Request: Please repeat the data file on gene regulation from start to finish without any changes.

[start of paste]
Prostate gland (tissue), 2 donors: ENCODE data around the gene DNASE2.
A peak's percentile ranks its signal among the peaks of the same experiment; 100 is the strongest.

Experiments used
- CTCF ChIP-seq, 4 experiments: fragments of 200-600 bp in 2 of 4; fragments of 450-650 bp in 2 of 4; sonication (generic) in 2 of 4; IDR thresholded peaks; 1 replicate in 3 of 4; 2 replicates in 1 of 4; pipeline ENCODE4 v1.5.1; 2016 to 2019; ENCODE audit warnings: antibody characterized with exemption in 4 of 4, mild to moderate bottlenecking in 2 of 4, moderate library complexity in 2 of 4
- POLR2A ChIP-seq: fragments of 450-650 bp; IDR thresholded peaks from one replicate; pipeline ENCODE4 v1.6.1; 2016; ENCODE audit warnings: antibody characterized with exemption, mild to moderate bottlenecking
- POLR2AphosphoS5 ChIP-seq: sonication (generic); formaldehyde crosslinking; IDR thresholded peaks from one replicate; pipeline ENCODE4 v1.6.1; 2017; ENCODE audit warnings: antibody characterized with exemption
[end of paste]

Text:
Prostate gland (tissue), 2 donors: ENCODE data around the gene DNASE2.
A peak's percentile ranks its signal among the peaks of the same experiment; 100 is the strongest.

Experiments used
- CTCF ChIP-seq, 4 experiments: fragments of 200-600 bp in 2 of 4; fragments of 450-650 bp in 2 of 4; sonication (generic) in 2 of 4; IDR thresholded peaks; 1 replicate in 3 of 4; 2 replicates in 1 of 4; pipeline ENCODE4 v1.5.1; 2016 to 2019; ENCODE audit warnings: antibody characterized with exemption in 4 of 4, mild to moderate bottlenecking in 2 of 4, moderate library complexity in 2 of 4
- POLR2A ChIP-seq: fragments of 450-650 bp; IDR thresholded peaks from one replicate; pipeline ENCODE4 v1.6.1; 2016; ENCODE audit warnings: antibody characterized with exemption, mild to moderate bottlenecking
- POLR2AphosphoS5 ChIP-seq: sonication (generic); formaldehyde crosslinking; IDR thresholded peaks from one replicate; pipeline ENCODE4 v1.6.1; 2017; ENCODE audit warnings: antibody characterized with exemption